There were others, too:
- Peter Brimelow, the founder of the racist VDARE blog, a hub for white nationalists and antisemites who write about the issue of immigration, attended the gathering along with his wife. During an interview with Slate at the conference, Brimelow said, “[M]y heart is with civic nationalism, but my head is with racial nationalism. Because I think that’s the way things are going — I think the country is precipitating out on racial lines.”
- Brimelow was seen with Carl F. Horowitz who writes about immigration issues and is a regular speaker at the annual H.L. Mencken Club conference, a white nationalist gathering.
- Nick Fuentes, who formerly co-hosted the “Nationalist Review” radio program with white nationalist James Allsup, also attended the event. Fuentes is scheduled to speak at the upcoming American Renaissance (AmRen) conference. AmRen was founded by Jared Taylor, one of the most prominent white nationalists of the past quarter century.
- Phil Kent, a Georgia-based anti-immigrant activist with extremist ties, was also at CPAC this year. Kent sits on the board of two anti-immigrant hate groups: ProEnglish and the American Immigration Control Foundation (AICF). His articles have been published by the Council of Conservative Citizens (CCC), the white nationalist group that Charleston killer Dylann Roof cited as his gateway into the radical right.
- Members of other anti-immigrant hate groups were also in attendance, including Bob Dane, the executive director of the Federation for American Immigration Reform (FAIR), a group whose leaders have ties to white supremacist groups and eugenicists and have made many racist statements. ProEnglish executive director Stephen Guschov and Maria Espinoza, the leader of the anti-immigrant hate group the Remembrance Project, also attended CPAC.
The presence of such a wide-reaching mix of extremists should come as no surprise, especially as mainstream conservatives take increasingly harder stands on immigration and LGBT rights. What’s more, the American Conservative Union (ACU), which hosts CPAC, has left a surprisingly inconsistent record on banning extremists from the event. Every year, it lets some with political clout be part of the program while leaving others deemed too toxic for the conservative brand out in the cold.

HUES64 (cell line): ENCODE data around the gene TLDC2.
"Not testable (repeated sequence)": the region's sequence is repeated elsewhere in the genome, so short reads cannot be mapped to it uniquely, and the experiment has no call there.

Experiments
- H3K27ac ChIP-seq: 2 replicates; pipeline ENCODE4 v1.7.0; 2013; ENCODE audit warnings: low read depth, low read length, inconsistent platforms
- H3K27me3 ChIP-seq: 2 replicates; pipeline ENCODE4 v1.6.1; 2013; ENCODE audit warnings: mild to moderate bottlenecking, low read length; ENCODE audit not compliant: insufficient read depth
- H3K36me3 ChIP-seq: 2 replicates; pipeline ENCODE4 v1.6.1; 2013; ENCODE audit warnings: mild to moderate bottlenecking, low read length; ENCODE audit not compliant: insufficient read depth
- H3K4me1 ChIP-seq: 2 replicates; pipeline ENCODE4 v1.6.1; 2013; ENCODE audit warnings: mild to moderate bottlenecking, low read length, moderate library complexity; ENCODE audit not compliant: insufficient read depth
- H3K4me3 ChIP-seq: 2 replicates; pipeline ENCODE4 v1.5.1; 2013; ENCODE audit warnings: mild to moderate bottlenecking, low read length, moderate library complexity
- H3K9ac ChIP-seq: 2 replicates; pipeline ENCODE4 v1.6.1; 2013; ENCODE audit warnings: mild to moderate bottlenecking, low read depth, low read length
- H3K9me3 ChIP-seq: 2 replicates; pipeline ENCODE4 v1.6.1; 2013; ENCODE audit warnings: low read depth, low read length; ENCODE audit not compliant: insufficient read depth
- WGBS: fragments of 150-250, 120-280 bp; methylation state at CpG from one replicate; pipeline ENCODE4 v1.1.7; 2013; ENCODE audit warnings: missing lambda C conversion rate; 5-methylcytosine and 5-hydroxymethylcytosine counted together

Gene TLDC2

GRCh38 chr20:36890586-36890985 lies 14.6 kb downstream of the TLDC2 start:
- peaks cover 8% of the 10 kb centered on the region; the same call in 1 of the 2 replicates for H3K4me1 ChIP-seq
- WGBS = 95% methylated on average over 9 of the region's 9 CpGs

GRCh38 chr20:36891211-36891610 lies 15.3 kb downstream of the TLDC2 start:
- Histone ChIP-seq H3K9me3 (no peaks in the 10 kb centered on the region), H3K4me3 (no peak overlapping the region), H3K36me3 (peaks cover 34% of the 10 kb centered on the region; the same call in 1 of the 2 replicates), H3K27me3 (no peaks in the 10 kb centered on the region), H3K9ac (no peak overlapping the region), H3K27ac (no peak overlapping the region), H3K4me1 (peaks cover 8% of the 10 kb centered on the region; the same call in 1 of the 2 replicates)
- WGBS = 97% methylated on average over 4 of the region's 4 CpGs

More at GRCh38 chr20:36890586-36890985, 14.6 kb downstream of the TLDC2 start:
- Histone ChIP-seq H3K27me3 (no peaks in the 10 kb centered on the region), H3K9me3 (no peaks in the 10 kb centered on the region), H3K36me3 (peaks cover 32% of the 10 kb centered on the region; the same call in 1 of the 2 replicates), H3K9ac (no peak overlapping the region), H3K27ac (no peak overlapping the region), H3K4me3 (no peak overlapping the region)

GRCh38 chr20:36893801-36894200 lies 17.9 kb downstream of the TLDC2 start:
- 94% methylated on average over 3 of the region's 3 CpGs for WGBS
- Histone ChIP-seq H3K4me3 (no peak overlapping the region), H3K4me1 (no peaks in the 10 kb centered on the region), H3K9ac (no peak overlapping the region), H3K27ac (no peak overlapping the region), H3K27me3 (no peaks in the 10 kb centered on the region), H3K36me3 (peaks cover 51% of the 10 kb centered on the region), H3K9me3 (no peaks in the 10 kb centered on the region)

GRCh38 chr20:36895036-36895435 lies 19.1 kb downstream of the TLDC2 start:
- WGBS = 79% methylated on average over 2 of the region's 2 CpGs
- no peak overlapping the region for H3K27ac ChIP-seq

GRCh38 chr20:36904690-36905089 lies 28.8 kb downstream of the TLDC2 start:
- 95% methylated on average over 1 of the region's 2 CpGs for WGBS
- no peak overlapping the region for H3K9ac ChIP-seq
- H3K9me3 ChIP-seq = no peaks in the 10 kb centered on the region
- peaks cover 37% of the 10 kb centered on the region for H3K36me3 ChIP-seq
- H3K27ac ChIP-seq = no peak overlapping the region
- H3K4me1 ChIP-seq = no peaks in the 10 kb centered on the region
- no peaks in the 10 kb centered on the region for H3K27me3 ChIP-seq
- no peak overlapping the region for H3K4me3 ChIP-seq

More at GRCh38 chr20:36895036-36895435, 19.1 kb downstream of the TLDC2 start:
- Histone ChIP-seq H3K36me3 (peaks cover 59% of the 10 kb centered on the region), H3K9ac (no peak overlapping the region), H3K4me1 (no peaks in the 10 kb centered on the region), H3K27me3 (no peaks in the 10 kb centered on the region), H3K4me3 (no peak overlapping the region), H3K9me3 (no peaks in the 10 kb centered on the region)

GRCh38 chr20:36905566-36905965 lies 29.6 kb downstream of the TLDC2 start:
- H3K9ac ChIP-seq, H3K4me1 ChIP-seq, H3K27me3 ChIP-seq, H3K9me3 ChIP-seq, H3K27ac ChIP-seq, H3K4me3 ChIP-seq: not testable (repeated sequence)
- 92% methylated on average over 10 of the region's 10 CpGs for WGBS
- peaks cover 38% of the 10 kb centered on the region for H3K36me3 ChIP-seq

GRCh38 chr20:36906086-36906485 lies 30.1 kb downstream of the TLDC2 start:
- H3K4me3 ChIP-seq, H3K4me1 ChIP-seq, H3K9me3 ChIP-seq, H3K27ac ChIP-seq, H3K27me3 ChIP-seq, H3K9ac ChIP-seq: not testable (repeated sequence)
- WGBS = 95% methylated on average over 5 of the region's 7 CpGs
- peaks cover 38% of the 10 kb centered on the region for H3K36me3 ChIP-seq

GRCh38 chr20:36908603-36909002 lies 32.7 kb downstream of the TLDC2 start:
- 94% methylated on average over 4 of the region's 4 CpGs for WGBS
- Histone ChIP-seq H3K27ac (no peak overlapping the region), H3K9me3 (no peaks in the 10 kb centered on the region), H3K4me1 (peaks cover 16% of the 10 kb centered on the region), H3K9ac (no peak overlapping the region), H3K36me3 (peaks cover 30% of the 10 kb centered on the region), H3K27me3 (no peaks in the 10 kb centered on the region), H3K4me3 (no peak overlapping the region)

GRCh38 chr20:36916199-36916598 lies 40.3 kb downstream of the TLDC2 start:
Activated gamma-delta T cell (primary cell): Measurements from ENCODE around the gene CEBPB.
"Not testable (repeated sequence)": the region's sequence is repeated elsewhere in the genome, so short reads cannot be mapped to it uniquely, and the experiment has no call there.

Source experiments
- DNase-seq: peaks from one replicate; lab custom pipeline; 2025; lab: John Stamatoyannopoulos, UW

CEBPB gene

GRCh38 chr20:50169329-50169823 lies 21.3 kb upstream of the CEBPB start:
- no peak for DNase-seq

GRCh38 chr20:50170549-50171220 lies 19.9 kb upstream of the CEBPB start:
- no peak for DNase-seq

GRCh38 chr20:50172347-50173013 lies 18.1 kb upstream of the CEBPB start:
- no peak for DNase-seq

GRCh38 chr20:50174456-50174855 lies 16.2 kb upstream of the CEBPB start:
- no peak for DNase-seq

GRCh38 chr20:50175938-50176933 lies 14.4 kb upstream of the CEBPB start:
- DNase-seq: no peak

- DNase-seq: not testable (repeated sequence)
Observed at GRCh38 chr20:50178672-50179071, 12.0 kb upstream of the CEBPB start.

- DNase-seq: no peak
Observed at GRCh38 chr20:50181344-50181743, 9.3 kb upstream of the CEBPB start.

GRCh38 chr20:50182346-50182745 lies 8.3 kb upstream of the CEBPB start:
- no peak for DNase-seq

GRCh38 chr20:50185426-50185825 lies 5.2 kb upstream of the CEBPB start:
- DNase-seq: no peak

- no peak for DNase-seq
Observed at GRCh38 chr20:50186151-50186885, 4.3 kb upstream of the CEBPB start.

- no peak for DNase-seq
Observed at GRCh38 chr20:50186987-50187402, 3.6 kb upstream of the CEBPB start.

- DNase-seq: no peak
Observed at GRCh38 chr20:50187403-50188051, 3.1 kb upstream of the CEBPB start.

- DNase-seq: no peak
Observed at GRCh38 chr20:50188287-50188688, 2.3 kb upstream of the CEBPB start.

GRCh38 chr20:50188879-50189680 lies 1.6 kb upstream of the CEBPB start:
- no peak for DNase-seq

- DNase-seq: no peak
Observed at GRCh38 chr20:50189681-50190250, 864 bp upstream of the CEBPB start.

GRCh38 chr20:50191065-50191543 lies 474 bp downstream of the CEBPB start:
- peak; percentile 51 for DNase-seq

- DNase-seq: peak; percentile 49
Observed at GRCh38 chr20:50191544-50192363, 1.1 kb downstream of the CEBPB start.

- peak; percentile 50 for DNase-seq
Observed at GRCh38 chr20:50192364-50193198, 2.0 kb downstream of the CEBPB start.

For example, MassResistance, a Massachusetts-based anti-LGBT hate group was scheduled to have a vendor table until just days before the conference began. Announcing the news that its vendor table had been banned, the group said it was because “of our Biblical approach to fighting the ‘culture war’ (particularly the transgender agenda in public schools).” But this year, and almost every year at CPAC, Frank Gaffney of the anti-Muslim Center for Security Policy is invited to speak.
The division in the conservative movement over how to respond to a base increasingly driven by economic and ethno-nationalist impulses ––and one that has increasingly embraced racist ideologies –– was perhaps best exemplified during a speech at a private dinner last Friday. There, Ian B. Walters, communications director for the American Conservative Union (ACU), drew gasps when he said, “We elected Mike Steele to be the R.N.C. chair because he’s a black guy. … That was the wrong thing to do.”
Later in the conference, Matt Schlapp, ACU chairman, met with Steele, who argued that comments like Miller’s “undermine” efforts to “expand this party and its reach into communities of color across the country.” Ever holding the conservative line, Schlapp apologized to Steele on his SiriusXM radio program, but noted the comment –– was likely in response to Steele’s criticism of President Trump.
Stephen Piggott contributed to this report.